My sister was there last year and they were taken to quite a few government approved churches...even Baptist! They all had the signs of different religions on the front..such as the Crescent for Islam, etc. To them it denotes a religious group meets here. Very strange.

They wanted so badly to meet some from the true Body but were warned not to even say the word church

She did get to see Lottie Moons house which is way off the beaten path and has NO marker at all. It is not on the official tour and you need some other reason to go to that village. Some family lives there and it is a hovel. It still has no indoor plumbing.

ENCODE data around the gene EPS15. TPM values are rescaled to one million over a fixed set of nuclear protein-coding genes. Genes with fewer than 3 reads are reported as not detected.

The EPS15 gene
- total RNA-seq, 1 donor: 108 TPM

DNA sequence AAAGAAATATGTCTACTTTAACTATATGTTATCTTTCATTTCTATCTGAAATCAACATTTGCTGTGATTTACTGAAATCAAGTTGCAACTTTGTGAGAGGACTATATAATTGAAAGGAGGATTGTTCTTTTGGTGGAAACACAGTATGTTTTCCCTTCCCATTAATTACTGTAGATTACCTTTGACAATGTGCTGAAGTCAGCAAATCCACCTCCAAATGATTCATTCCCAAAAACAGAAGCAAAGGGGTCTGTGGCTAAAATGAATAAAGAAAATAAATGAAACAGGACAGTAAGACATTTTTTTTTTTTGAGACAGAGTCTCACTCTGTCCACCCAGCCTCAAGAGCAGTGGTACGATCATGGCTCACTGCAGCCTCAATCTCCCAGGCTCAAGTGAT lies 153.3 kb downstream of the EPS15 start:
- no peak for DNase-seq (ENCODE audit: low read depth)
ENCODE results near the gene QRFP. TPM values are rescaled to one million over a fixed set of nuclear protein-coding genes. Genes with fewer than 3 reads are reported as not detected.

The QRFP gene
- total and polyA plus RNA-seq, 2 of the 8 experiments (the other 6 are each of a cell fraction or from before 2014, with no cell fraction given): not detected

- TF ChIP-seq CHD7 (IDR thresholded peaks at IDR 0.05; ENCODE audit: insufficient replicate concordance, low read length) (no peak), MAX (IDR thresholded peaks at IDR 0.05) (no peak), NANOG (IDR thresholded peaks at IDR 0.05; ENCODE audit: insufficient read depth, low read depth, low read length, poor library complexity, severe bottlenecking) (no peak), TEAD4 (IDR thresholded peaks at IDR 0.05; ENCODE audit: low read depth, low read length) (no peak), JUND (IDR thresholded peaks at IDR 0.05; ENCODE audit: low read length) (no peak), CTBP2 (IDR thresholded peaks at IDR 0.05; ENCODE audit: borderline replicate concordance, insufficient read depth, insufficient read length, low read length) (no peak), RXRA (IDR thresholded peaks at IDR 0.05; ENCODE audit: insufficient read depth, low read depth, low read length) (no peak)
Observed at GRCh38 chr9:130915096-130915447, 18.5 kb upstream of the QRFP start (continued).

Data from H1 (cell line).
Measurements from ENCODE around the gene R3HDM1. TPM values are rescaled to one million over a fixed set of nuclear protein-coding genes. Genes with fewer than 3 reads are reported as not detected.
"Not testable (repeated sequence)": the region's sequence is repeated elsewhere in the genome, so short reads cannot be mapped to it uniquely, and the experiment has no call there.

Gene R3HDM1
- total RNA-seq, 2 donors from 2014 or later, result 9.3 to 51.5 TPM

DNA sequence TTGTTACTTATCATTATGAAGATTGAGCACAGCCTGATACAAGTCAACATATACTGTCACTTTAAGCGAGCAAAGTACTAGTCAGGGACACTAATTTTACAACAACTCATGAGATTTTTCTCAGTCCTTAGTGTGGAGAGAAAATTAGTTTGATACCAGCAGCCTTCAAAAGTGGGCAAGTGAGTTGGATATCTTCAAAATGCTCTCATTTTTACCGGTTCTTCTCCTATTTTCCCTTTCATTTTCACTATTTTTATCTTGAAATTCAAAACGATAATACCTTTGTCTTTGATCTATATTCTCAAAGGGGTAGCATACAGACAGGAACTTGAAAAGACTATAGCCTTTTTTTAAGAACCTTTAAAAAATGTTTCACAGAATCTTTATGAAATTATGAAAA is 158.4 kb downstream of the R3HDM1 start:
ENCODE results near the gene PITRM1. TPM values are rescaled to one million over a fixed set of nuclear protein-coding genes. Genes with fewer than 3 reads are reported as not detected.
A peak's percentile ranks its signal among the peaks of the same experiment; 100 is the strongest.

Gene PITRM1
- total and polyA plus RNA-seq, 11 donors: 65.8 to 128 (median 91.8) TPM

I think our children will see the day Chinese missionaries will come here to teach us about The Way.

Paula Fether

I see what you’re saying, Dave. If so, you seem to be agreeing with what I said about dependency, is that right?

And I recognize that this model is supported by long tradition, such that it would be difficult for many to imagine "church" without it. But I really think that "clergy" and "laity" together need to seriously and prayerfully ask themselves whether this arrangement allows too many people to be more spectators than participants, and to ask themselves why only one spiritual gift is elevated to a paid position as well. They will say they do participate to some degree, and it’s true. But the point is that the participation we see in the NT is not just "busy-ness" but the exercise of spiritual gifts to build each other up.